Rebreathers are rapidly becoming the standard for underwater natural history camerawork and in 2014 I got my license. I did my course on the Pelagian DCCCR rebreather. It’s made in Thailand by a very interesting guy called Andy Fritz and my training was conducted by Matt Reed at the excellent Evolution Dive resort in Malapascua, Philippines. I recommend Matt and Evolution unreservedly for any tech training, they are thorough, professional, down-to-earth and environmentally aware.
The USP of the Pelagian is that it’s fully manual. DCCCR means ‘Diver Controlled Closed Circuit Rebreather’. There is a constant bleed of 02 into the mix and you control your PO2 by increasing or decreasing the flow via the bleed valve or manually dumping 02 in with the push of a button. It takes some getting used to but experienced operators can very quickly adjust levels for depth and work rate. It does mean that you have to monitor your PO2 very closely in case it spikes or drops significantly. A ‘heads-up’ display is invaluable here. The Pelagian is a relatively simple unit and by carrying a few spares you can service it in the field for most eventualities which is great for a cameraman like myself, often diving in remote locations. There are definitely pros and cons to very unit on the market but the Pelagian is definitely well worth a look. There is a very good run-down on the benefits of the unit at Evolution’s site.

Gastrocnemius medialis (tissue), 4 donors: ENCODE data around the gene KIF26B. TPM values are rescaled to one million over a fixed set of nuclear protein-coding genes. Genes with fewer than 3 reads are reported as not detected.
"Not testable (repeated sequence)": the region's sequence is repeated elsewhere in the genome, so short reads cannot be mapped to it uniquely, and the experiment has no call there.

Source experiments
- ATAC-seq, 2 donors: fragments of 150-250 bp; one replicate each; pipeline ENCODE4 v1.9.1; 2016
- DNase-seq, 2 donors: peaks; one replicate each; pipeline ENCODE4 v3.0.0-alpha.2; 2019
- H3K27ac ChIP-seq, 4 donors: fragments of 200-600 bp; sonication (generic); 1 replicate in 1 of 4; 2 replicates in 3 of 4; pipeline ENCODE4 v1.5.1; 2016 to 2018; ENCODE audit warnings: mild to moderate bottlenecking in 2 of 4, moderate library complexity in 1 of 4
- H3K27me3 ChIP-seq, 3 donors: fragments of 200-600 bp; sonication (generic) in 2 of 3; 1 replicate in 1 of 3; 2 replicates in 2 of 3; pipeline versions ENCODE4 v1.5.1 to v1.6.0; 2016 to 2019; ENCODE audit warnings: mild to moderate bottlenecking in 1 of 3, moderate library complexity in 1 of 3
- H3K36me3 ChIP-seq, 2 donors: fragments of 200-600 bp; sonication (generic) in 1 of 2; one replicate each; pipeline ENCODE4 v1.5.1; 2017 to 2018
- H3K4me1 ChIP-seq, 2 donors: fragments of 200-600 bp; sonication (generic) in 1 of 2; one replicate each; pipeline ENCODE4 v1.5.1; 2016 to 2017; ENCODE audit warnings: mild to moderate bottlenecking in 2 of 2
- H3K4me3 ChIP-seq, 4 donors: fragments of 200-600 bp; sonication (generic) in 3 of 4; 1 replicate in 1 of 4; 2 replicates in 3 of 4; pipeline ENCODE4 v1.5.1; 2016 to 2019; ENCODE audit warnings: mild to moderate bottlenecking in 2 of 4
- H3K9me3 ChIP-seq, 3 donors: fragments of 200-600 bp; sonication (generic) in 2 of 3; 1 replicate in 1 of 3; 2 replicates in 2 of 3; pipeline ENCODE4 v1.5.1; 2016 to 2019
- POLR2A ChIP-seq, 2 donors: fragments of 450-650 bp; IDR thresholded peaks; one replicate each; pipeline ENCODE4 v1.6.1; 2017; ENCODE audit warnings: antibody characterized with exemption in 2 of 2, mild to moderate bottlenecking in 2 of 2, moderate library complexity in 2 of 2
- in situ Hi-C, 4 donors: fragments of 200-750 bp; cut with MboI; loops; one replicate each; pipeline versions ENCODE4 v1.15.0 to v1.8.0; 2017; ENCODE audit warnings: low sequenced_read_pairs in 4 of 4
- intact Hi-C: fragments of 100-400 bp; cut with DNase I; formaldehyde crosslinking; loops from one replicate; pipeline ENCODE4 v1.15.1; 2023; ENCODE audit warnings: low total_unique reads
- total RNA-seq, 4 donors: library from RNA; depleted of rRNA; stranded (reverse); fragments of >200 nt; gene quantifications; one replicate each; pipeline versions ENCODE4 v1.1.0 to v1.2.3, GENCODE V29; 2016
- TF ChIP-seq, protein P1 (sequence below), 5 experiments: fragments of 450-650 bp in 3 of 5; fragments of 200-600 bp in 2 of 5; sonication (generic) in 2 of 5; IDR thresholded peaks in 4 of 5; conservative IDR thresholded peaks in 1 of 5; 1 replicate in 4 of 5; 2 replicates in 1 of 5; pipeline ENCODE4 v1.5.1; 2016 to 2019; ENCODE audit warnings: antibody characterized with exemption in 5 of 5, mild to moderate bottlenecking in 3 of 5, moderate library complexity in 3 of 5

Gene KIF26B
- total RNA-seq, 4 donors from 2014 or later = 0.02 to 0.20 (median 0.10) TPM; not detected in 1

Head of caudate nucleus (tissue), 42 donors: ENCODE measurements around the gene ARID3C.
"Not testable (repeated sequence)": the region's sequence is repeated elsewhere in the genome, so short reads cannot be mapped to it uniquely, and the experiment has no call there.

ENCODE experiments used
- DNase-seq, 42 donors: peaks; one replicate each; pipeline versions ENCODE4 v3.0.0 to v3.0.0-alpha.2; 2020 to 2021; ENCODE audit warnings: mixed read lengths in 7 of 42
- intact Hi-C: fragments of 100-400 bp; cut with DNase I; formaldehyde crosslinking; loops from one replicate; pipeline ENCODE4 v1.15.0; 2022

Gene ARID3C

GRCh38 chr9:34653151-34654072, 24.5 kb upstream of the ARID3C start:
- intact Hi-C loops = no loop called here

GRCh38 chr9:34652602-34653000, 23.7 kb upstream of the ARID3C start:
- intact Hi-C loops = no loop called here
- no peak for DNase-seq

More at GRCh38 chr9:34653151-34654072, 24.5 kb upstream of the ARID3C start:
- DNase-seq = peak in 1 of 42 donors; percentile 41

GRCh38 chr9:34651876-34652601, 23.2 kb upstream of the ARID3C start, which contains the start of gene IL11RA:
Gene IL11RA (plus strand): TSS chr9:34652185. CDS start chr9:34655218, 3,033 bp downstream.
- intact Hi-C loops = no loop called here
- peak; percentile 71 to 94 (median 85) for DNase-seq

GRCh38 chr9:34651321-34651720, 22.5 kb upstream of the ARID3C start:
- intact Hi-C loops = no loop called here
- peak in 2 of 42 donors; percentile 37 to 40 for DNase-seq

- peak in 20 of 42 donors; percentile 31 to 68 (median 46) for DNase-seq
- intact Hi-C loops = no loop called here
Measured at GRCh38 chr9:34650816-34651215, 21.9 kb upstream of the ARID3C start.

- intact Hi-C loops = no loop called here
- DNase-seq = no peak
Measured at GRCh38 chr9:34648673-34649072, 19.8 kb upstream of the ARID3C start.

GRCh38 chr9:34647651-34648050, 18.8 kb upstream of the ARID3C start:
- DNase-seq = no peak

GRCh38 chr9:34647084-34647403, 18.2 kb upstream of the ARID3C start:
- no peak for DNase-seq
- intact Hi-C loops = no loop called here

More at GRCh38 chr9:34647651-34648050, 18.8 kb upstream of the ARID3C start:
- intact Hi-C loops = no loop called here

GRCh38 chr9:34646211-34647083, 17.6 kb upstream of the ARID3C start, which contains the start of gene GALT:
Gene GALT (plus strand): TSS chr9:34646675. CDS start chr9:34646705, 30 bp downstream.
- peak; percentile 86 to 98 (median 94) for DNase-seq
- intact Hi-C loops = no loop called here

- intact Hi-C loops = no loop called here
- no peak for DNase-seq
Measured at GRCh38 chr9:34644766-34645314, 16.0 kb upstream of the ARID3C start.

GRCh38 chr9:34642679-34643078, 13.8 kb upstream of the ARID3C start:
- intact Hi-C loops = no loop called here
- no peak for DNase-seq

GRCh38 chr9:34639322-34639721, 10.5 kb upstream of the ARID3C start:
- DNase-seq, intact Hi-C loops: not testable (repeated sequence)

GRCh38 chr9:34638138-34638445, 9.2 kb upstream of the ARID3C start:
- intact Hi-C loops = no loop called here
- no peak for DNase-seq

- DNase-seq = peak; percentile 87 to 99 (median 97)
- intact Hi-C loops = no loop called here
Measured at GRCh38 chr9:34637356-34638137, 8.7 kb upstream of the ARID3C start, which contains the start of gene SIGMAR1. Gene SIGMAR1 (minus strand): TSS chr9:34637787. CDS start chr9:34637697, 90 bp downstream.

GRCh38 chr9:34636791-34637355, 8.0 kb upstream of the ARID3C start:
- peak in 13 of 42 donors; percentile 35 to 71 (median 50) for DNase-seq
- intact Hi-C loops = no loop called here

UPDATE: In October 2016 after racking up about 250hrs on the Pelagian I crossed over to a rEvo CCR. There are a few reasons for this and I have written a blog about crossing over to the rEvo on my decision and thoughts after diving the unit for a while. I still wholeheartedly recommend the Pelagian DCCCR for divers looking for a manual rebreather.
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